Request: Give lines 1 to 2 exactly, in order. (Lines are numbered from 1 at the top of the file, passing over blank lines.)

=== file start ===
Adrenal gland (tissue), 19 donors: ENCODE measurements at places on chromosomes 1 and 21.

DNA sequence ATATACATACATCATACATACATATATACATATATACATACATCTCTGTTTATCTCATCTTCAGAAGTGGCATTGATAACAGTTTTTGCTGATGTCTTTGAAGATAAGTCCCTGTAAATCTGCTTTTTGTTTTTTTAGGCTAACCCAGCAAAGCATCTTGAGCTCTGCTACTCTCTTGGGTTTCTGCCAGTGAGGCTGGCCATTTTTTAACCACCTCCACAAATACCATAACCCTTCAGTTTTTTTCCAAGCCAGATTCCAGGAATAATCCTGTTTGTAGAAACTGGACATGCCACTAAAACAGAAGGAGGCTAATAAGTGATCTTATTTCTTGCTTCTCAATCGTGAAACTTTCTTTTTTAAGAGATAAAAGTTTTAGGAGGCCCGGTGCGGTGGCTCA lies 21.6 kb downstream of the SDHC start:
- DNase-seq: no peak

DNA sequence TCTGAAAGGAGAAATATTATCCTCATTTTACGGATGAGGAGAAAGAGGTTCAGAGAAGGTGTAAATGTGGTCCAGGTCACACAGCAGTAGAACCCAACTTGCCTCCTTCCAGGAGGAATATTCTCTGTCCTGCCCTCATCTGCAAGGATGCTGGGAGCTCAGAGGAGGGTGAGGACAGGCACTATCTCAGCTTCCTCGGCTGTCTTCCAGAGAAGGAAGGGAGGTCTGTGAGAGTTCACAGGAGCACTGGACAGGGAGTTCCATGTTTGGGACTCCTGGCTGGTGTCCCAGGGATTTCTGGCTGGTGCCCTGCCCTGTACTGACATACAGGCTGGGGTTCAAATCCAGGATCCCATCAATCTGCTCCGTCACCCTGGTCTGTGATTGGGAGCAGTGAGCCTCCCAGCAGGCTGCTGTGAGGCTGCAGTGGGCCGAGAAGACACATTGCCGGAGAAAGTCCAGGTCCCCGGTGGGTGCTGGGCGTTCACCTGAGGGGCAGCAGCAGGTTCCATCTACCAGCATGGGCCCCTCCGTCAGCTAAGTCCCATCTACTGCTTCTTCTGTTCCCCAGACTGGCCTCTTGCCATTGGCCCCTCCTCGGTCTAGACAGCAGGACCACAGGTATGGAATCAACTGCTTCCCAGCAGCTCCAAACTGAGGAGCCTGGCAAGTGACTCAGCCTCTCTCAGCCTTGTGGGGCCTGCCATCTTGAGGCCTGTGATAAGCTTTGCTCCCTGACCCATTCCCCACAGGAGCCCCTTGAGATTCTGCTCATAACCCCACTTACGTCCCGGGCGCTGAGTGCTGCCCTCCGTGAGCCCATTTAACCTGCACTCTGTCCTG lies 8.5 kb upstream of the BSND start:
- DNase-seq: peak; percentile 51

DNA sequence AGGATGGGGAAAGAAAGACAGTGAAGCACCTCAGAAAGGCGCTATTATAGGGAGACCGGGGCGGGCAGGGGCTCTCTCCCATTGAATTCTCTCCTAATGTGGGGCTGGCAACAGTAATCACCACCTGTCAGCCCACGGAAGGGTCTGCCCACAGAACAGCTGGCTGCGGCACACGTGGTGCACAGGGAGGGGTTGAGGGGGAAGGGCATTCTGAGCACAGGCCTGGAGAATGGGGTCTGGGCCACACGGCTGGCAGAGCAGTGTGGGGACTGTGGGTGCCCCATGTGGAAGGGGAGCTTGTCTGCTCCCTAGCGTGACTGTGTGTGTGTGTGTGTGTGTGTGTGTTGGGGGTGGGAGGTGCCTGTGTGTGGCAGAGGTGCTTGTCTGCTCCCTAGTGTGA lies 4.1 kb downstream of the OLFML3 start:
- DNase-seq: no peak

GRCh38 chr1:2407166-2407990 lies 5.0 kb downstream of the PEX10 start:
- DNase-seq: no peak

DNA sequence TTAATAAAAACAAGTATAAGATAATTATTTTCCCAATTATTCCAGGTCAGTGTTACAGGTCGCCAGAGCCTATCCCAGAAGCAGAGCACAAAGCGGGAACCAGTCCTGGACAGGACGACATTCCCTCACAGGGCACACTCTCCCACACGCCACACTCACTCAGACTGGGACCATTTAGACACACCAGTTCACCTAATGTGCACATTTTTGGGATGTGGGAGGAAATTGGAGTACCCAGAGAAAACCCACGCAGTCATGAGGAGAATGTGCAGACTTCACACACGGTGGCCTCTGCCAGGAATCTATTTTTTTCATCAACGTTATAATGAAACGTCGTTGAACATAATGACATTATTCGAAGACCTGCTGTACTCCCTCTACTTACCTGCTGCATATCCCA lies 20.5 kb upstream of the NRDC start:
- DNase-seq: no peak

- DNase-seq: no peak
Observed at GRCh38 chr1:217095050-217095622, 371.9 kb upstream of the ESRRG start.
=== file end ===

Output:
Adrenal gland (tissue), 19 donors: ENCODE measurements at places on chromosomes 1 and 21.

DNA sequence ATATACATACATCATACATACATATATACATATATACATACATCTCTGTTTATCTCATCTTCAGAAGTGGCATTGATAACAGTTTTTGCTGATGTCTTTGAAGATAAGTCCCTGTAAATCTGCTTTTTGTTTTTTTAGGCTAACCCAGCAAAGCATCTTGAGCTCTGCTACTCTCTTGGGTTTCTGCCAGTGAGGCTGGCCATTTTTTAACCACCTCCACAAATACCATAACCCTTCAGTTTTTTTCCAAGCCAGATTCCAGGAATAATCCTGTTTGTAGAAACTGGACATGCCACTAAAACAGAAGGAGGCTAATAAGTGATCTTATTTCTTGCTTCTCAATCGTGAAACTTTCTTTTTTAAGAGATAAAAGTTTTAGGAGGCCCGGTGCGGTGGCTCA lies 21.6 kb downstream of the SDHC start: